Bicycle Blueprint
Introduction

NYC Cycling
1. NYC Bike Policy
2. State of NYC Cycling
3. Cyclists & Streets
A Bike and a Prayer


Riding Infrastructure
4. Street Design
5. Bridges
6. Road Surfaces
7. Greenways
8. Parks
9. Bicycles and Transit
10. Reducing Traffic


Security
11. Bicycle Theft
On-Street Parking
13. Indoor Parking


On the Job Cycling
14. Bicycle Messengers
Fifth, Park & Madison
15. Freight Cycles
16. Gov't Cycling


Reducing Risks
17. Accidents
Three Who Died
18. Air Pollution


Bicycle Education
19. Schools
20. Public Education


Appendices

      Chapter 12:
On-Street Bicycle Parking
 The Need for Bicycle Parking Facilities
b) Different Types of Bicycle Parking
c) Bicycle Racks
d) Chapter 12 Recommendations

The Need for Bicycle Parking Facilities

Read the latest news on this subject.

In the 1990 New York City DoT survey of Manhattan office workers discussed in Chapter 1, 80% of those willing to commute by bicycle called secure bicycle parking a critical issue. A dozen years earlier, a study commissioned by the NYC DoT also reported that lack of adequate bicycle parking facilities was a major obstacle to increased bicycle use. [1] Similarly, in the 1992 City Cyclist survey, 55% of respondents (462 of 839) said that better outdoor bike parking was “very important,” although only a small fraction of these made it their highest priority. (See Chapter 13 for survey results regarding indoor bicycle access.)

For models, New York can turn to dozens of cities and countries that have developed safe and successful parking systems. In locales with comprehensive programs of bicycle encouragement, a wide variety of bicycle parking facilities have been constructed or upgraded in tandem with bicycle-conscious street designs and bike access to bridges and mass transit.

In Japan, a boom in bike use beginning in the 1970s led many municipalities to construct large, high-tech bicycle parking sites as an antidote to “bicycle pollution” — masses of bikes crammed haphazardly next to train stations and in urban centers. In the early 1980s, Groningen, Netherlands, as part of its comprehensive bicycle transportation policy, installed 1,400 outdoor bike parking spaces throughout the town. Later, six guarded facilities, each with room for up to 1,600 bikes, were built in central destination areas. The indoor parking facility at the central rail station holds 3,000 bikes. In addition, a guarded bicycle shed was opened in part of Town Hall, in the town center. [2]

In Bologna, Italy, the rail station offers free bike parking outdoors and indoor parking for a nominal fee. The Toronto City Cycling Committee — part of the municipal government — has installed 1,700 bike parking spaces on Toronto streets since 1983 (see Chapter 1). Closer to home, the City of Chicago's first bicycle-related ISTEA grant provides $750,000 to create bicycle parking sites throughout the city. As many as 1,500 racks may be installed by the spring of 1993, and the cycling community is assisting the Chicago DoT in selecting sites and hardware. [3]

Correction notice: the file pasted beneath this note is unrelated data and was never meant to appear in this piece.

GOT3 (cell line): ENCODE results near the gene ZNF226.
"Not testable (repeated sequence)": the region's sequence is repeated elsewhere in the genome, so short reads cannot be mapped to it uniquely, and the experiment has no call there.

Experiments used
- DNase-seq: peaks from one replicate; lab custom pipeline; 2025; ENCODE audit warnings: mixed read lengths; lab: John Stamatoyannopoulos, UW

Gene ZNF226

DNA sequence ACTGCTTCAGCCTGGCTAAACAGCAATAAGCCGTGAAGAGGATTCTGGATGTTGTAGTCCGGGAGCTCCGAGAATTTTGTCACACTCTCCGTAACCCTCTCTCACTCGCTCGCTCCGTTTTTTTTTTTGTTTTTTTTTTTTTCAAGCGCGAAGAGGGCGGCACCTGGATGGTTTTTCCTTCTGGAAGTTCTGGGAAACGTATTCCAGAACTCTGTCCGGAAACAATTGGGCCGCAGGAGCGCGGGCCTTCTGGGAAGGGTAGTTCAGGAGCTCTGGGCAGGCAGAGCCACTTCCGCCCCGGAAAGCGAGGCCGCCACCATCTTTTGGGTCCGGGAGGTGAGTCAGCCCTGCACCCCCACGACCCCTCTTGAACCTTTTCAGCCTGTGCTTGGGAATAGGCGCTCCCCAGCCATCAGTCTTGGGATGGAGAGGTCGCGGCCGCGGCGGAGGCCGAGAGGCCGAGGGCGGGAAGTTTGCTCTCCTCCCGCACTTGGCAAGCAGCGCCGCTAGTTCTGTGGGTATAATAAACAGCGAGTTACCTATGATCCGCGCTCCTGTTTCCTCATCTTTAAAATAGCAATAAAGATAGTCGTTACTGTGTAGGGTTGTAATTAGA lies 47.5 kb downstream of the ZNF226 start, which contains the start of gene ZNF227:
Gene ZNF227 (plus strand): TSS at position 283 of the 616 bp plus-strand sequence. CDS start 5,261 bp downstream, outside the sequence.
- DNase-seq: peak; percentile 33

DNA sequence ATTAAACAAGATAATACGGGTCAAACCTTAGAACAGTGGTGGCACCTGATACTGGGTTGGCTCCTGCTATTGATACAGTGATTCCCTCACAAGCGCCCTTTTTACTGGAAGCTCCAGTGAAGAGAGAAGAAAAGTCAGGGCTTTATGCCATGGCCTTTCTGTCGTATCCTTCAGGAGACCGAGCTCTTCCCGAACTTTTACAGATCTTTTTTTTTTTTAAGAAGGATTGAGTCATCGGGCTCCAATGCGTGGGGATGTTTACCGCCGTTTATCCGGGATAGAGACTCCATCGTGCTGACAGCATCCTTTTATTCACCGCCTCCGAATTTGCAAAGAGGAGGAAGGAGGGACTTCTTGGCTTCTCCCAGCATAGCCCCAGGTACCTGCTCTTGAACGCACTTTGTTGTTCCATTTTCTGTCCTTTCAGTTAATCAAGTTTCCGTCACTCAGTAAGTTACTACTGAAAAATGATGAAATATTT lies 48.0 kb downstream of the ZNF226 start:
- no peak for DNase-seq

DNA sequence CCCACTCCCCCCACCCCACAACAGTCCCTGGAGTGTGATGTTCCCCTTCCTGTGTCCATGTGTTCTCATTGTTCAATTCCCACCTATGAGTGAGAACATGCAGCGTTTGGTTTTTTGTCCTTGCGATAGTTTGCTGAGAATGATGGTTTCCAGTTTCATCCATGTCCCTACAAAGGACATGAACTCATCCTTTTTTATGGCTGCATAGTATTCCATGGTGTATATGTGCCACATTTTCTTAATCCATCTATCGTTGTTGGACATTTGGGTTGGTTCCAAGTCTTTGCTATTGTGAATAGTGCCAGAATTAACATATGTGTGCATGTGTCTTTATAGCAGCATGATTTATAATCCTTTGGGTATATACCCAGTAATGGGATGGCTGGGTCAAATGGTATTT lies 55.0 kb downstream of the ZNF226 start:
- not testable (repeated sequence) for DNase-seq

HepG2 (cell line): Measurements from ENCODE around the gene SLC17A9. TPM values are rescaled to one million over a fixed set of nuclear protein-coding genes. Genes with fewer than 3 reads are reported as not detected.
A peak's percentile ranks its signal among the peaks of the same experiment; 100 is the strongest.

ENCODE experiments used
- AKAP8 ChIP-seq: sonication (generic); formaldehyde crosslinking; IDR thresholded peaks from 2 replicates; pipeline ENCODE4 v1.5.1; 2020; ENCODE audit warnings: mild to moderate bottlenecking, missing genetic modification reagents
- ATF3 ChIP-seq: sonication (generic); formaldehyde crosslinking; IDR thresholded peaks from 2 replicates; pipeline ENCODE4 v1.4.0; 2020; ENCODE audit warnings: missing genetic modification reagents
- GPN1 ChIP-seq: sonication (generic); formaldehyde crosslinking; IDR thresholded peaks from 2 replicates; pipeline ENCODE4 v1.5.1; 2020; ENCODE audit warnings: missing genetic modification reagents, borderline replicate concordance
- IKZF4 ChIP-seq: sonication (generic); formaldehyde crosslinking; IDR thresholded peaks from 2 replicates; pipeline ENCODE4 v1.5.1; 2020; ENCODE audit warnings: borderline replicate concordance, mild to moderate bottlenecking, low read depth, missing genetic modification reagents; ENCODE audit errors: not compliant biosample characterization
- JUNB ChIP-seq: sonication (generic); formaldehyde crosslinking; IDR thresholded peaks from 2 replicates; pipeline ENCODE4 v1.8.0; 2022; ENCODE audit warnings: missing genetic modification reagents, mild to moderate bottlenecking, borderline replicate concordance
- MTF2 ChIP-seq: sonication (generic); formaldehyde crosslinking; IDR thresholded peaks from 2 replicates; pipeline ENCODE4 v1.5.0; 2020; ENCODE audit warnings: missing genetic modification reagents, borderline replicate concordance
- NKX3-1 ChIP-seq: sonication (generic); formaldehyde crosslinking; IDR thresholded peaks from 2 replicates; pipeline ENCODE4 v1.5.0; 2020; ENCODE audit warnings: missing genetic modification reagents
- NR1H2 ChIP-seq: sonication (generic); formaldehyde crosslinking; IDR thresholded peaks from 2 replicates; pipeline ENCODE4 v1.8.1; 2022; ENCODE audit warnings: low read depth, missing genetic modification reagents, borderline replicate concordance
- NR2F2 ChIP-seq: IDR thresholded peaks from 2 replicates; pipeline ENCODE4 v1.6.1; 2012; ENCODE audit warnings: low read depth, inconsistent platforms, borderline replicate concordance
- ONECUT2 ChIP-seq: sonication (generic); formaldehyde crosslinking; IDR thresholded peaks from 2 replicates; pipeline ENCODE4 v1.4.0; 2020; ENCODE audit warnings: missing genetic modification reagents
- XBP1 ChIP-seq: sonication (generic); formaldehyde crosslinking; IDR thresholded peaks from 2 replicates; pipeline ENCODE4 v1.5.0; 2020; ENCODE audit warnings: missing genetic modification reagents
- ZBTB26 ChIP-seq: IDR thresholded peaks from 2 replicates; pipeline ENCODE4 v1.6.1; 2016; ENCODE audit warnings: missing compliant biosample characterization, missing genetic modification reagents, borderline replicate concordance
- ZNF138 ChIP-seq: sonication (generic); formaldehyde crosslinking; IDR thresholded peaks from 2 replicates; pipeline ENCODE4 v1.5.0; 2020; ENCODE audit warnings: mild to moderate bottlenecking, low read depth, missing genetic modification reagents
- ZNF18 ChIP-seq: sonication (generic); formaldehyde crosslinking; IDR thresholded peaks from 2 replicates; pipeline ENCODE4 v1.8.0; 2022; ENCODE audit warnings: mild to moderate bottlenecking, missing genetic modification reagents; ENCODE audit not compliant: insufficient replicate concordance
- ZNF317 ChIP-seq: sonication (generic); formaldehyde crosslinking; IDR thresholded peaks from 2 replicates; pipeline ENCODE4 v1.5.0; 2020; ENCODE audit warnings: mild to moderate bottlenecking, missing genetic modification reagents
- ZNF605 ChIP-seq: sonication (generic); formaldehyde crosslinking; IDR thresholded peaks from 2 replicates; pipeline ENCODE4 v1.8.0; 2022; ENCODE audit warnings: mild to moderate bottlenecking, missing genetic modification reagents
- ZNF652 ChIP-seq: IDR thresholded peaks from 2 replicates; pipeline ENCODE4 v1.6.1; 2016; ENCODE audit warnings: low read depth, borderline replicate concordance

As in Japan 15-20 years ago, increased bicycle use in New York City has led to parking problems here. Signposts, parking meters and even trash cans are saturated with locked bicycles in some areas. Unlike Japan, however, authorities here have not moved to provide bike parking facilities. Citing a perceived incompatibility of parked bikes and aesthetics, some building managers have even prohibited bike parking in their environs, rather than installing racks to channel bike parking to appropriate sites. Though a few such prohibitions have been overturned by the bicycling community, [4] the parking bans are an all too predictable measure in the absence of a clear official policy to promote and facilitate bicycling.

NOTES:
1. Manhattan Commuter Bicycle System Study, New York City Dept. of Transportation (prepared by Edwards & Kelcey in association with Trans-portation Alternatives), 1978, pp. iii and 11.
2. Velo City '87 Proceedings, “Cycling Policy in the City of Groningen.” See also Groningen: An Integrated Approach in Town Planning and Transport Policy, Gerrit van Werven (Groningen City Council Member), Proceedings, Velo City '91, European Cyclists' Federation, Milan, 1992.
3. Chicagoland Bicycle Federation News, August 1992, p. 1.
4. See Charles Komanoff, “Bikes Just Lack 'Curb Appeal',” op-ed page, The New York Times, Sept. 1, 1990; also “Hyatt Busts Bikes,” City Cyclist, Dec. 1987 / Jan. 1988, p. 13.


 The Need for Bicycle Parking Facilities
b)
Different Types of Bicycle Parking
c) Bicycle Racks
d) Chapter 12 Recommendations